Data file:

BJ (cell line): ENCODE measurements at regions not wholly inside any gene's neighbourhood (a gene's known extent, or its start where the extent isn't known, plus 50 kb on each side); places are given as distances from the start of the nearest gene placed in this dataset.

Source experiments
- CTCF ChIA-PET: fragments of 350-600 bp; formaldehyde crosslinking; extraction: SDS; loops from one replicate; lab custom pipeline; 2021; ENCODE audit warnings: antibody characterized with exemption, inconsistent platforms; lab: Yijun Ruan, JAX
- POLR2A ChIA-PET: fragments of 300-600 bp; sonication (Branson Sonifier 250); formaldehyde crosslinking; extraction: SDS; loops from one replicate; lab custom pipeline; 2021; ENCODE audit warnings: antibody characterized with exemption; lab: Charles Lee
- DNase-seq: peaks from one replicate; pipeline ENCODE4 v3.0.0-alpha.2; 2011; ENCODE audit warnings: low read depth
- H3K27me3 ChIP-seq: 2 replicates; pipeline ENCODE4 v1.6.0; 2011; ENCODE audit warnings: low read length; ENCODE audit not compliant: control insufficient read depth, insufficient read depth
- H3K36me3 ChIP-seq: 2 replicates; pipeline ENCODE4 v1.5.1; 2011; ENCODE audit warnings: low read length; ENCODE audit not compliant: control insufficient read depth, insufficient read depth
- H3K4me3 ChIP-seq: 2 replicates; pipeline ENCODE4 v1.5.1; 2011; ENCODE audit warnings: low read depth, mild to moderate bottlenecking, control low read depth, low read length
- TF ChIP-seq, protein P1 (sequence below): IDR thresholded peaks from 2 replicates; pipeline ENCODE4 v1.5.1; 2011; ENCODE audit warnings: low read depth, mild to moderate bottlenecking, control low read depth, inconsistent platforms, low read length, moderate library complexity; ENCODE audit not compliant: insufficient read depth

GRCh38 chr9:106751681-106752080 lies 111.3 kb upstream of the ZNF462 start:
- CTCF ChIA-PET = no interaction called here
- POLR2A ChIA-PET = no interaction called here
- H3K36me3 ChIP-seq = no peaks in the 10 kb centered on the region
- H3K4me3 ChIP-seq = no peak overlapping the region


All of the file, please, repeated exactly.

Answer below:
BJ (cell line): ENCODE measurements at regions not wholly inside any gene's neighbourhood (a gene's known extent, or its start where the extent isn't known, plus 50 kb on each side); places are given as distances from the start of the nearest gene placed in this dataset.

Source experiments
- CTCF ChIA-PET: fragments of 350-600 bp; formaldehyde crosslinking; extraction: SDS; loops from one replicate; lab custom pipeline; 2021; ENCODE audit warnings: antibody characterized with exemption, inconsistent platforms; lab: Yijun Ruan, JAX
- POLR2A ChIA-PET: fragments of 300-600 bp; sonication (Branson Sonifier 250); formaldehyde crosslinking; extraction: SDS; loops from one replicate; lab custom pipeline; 2021; ENCODE audit warnings: antibody characterized with exemption; lab: Charles Lee
- DNase-seq: peaks from one replicate; pipeline ENCODE4 v3.0.0-alpha.2; 2011; ENCODE audit warnings: low read depth
- H3K27me3 ChIP-seq: 2 replicates; pipeline ENCODE4 v1.6.0; 2011; ENCODE audit warnings: low read length; ENCODE audit not compliant: control insufficient read depth, insufficient read depth
- H3K36me3 ChIP-seq: 2 replicates; pipeline ENCODE4 v1.5.1; 2011; ENCODE audit warnings: low read length; ENCODE audit not compliant: control insufficient read depth, insufficient read depth
- H3K4me3 ChIP-seq: 2 replicates; pipeline ENCODE4 v1.5.1; 2011; ENCODE audit warnings: low read depth, mild to moderate bottlenecking, control low read depth, low read length
- TF ChIP-seq, protein P1 (sequence below): IDR thresholded peaks from 2 replicates; pipeline ENCODE4 v1.5.1; 2011; ENCODE audit warnings: low read depth, mild to moderate bottlenecking, control low read depth, inconsistent platforms, low read length, moderate library complexity; ENCODE audit not compliant: insufficient read depth

GRCh38 chr9:106751681-106752080 lies 111.3 kb upstream of the ZNF462 start:
- CTCF ChIA-PET = no interaction called here
- POLR2A ChIA-PET = no interaction called here
- H3K36me3 ChIP-seq = no peaks in the 10 kb centered on the region
- H3K4me3 ChIP-seq = no peak overlapping the region